The daily charts are painting a dire picture for the U.S. equity markets. Several prominent technical analysts are going as far as drawing dramatic correlations between the current market action and the patterns that preceded the Great Depression. Even the great bear himself, Robert Prechter with his Elliott Wave theory, has sounded the major crash alarm once again. While these proclamations can often be taken with a grain of salt, as mere hyperbole to increase media exposure, the question remains, are there solid fundamental reasons to expect a prolonged and damaging bear market? Let’s take a closer look at several key economic drivers to find an answer to this question.
The continued negative reports from the employment front are considered bearish. However, one must ask, compared to what? The unemployment rate hit the lowest level since July 2009, and the Non Farm payroll estimates dropped -125k due to census workers wrapping up their duties. Growth is slowing, but it’s still happening, simply at a lower rate than economists have forecast.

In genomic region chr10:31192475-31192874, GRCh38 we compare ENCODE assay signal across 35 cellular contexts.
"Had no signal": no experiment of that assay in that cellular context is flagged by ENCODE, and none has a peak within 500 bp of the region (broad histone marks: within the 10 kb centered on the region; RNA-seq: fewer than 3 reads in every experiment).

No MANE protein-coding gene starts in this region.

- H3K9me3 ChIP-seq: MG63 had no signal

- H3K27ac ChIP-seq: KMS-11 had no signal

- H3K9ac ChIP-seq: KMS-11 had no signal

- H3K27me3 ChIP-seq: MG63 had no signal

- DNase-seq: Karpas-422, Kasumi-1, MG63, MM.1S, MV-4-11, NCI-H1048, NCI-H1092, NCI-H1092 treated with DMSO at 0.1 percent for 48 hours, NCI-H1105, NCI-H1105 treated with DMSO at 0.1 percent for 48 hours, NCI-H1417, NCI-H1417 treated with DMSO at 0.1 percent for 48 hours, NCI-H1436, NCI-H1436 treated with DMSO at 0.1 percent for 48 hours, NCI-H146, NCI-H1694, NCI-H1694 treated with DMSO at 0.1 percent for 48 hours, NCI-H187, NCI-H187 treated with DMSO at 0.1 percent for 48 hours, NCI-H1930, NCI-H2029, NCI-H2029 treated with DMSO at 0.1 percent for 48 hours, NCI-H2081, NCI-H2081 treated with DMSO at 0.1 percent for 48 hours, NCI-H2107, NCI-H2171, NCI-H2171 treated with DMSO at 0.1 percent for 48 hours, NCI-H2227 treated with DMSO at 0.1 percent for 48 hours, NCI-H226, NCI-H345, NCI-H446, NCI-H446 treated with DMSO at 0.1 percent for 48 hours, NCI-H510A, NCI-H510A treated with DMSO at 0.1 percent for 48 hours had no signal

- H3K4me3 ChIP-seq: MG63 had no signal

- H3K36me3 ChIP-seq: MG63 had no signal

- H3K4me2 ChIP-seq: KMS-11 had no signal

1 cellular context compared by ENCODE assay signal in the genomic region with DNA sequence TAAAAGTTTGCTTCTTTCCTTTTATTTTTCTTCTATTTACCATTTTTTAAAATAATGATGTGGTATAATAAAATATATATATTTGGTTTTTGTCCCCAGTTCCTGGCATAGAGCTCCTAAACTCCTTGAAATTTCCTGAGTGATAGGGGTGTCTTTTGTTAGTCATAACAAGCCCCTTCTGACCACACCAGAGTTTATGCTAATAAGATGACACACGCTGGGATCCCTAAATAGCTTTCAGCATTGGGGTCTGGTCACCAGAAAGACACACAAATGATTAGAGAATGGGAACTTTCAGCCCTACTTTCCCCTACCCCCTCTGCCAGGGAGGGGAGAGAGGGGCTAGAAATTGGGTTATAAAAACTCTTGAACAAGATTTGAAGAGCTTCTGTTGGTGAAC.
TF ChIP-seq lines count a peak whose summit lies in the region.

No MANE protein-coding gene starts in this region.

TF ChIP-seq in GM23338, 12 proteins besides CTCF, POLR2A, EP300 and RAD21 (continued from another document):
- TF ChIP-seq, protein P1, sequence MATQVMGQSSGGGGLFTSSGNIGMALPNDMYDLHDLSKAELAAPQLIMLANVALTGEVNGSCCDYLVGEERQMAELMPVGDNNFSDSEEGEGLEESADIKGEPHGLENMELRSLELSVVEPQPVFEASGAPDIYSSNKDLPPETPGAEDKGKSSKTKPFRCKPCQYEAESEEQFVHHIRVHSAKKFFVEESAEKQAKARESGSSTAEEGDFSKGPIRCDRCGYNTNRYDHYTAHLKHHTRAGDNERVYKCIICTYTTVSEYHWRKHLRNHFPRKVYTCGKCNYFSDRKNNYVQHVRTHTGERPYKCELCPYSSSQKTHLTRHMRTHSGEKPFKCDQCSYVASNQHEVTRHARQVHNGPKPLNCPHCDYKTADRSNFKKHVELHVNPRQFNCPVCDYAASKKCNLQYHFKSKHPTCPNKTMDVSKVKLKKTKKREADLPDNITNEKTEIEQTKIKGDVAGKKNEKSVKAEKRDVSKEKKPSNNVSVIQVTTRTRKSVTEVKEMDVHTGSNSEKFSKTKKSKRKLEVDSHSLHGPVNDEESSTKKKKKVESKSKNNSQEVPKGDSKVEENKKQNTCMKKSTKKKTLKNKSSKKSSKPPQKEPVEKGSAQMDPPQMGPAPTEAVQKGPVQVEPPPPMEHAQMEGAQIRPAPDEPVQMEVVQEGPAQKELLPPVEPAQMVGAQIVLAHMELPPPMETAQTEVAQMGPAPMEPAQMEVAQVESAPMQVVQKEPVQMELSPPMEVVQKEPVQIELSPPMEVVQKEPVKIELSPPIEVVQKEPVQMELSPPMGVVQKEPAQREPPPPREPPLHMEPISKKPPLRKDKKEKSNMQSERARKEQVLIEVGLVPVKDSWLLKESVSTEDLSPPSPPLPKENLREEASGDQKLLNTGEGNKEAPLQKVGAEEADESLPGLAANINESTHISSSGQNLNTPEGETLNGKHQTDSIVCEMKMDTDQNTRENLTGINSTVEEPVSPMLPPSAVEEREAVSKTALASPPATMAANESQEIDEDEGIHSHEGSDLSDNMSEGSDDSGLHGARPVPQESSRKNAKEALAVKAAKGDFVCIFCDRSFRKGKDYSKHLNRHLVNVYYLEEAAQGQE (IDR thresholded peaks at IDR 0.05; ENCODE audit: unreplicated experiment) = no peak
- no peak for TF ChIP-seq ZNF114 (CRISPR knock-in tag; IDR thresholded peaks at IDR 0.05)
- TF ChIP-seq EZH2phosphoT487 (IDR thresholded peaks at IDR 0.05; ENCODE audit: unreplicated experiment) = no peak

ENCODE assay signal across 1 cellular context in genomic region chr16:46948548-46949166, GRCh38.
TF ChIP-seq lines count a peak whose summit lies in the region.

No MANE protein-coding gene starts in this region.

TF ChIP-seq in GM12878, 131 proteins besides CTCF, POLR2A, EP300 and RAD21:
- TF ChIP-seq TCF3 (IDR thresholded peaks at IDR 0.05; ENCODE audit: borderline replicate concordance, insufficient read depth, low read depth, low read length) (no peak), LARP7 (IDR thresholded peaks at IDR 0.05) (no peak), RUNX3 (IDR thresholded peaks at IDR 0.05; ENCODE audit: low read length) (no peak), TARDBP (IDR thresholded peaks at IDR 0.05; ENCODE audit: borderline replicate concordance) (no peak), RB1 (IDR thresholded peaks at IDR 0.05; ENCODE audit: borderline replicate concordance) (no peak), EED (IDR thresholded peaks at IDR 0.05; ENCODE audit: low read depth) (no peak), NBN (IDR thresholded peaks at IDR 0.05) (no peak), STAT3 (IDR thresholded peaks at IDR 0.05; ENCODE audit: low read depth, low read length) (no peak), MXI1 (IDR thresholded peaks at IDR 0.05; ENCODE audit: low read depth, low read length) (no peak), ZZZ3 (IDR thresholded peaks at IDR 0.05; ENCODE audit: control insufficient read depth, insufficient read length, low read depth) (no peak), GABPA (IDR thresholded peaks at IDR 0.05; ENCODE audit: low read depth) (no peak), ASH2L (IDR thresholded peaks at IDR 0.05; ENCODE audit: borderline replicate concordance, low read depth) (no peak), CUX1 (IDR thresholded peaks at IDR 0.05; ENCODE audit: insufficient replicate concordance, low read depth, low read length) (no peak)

U.S. companies, as a whole, have turned in stellar earnings so far in 2010. Strong earnings are a reason to be bullish, not bearish, when choosing trading strategies. Most analysts are calling for a continued upward swing in corporate earnings this quarter. If this occurs, it is a strong indication that the technical picture is out of step with reality.
The last but far from least prime mover is consumer sentiment. Mortgage rates hitting all-time lows and oil prices plummeting should lead to an uptick in this critical indicator.
Based partially on the above factors, I would answer the question posed in this post with a resounding NO. While further declines may occur, the market is technically painting a far worse picture than the fundamentals indicate. Regardless, traders need to maintain a disciplined trading strategy and be ready for whatever happens next, as the future is unwritten.
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